I’m off to England to reside for the minimum amount of time to allow us to give notice to marry. Apparently the registry office resides in the dark ages, and being a citizen of the United Kingdom isn’t quite enough to get married there. I’ve just finished a set of nights, and another project.
The Satellite Saga
Imagine for a moment. You’re working nights. Exhausted. Drained physically. Emotionally. Intellectually. Would you relax? Get to bed early? Take a bath? Replace the LNB on your satellite and run new cabling to supply two rooms with satellite TV? I know which I would rather do.
It was time for a change. After a tumultuous broadband changeover from TalkTalk to Sky and back again (that was a Tolkien book, right?) we ended up with a residual Sky TV subscription with a Sky Q box. It was entertaining at first, but given how little we watch TV, it was hardly worth our while keeping it. Sky doesn’t take prisoners when it comes to non-compliance. With no subscription they cripple the box, leaving minimal freeview channels and taking away most of the capabilities. So it was time for the box to go. They don’t care about the satellite. Satellites are cheap. Sky Q boxes are not.
We were left with a Sky satellite and LNB (the doo-hickey that does the actual work). I’ll admit to some technological ignorance at this point. I had little idea how satellite worked as I had never dealt with it before. There was something scary about coaxial cables and F-connectors. They were things that should be left to trained installers. We didn’t have satellite when I was growing up. Instead we suffered through life with a loft aerial. One person stuck upstairs in the roof space adjusting the direction of the antenna, with the other shouting “No! Yes! Keep it there!” while desperately searching for RTE 2. That was what I was used to, and though I had looked at satellite TV occasionally throughout the years, it was before Freesat was properly developed. Now there are loads of free to view channels available from the same satellite as Sky, offering a way of getting great picture and more choice.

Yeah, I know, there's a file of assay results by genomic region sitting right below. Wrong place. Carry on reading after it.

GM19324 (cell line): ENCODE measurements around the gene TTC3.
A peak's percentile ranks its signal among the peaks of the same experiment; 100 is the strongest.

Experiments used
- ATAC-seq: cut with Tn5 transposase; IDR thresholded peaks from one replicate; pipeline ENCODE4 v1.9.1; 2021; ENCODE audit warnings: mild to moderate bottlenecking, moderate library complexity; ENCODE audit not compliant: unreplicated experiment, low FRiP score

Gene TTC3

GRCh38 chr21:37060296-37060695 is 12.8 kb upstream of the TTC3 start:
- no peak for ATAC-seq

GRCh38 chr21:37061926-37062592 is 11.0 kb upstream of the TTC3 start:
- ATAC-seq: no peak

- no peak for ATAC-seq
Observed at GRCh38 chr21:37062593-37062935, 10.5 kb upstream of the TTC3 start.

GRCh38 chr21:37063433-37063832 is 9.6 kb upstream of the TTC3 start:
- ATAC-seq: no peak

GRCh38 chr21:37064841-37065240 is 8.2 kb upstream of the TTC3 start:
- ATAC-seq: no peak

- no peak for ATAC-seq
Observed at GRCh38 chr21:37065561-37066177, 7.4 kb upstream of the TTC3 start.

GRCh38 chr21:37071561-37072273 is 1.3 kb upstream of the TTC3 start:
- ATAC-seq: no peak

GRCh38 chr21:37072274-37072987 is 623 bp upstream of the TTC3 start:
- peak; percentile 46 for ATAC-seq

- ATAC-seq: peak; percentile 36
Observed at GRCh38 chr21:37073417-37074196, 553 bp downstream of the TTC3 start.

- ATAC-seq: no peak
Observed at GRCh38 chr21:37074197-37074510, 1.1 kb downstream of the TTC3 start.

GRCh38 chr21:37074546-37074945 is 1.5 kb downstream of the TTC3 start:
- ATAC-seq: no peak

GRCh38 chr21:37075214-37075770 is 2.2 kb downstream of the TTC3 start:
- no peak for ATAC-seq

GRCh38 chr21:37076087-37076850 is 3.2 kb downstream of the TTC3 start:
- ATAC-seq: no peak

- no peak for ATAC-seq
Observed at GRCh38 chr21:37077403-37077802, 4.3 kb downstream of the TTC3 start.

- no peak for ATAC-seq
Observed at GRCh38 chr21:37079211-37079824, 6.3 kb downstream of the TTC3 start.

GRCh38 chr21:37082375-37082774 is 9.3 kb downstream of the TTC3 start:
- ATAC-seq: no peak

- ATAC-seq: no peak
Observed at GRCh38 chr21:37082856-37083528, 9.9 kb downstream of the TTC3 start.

I hadn’t thought about Freesat properly until dad was discontinued the Sky subscription. There was now a satellite dish without a purpose, and we were back to awful reception with an indoor Freeview antenna. Don’t get me wrong, if your terrestrial antenna is configured correctly, you can get great quality HD broadcasts, but ours wasn’t. I started looking into what we needed to make the jump to Freesat.
First off, could we use the same satellite dish? Yes, with a caveat. Sky Q, being the latest and greatest thing around uses a different type of LNB – a wideband, dual type which is helpfully incompatible with other equipment. If it was an older satellite installation there wouldn’t have been a problem. The first hurdle to overcome was replacing the LNB with an older quad LNB. At this point I started to become more interested in the technology.
As I mentioned earlier, the LNB is the component of the dish which deals with the satellite signal. It stands for low-noise block downconverter, and amplifies the microwave signal from the satellite, then supplies it to the receiver attached to the TV via coaxial cable. It was already starting to make more sense. Satellite was actually very simple. Put up a dish with an LNB, then connect it to a receiver via copper cable and voilà. And the LNB design is essentially tool-less – snap off the old one, snap on the new.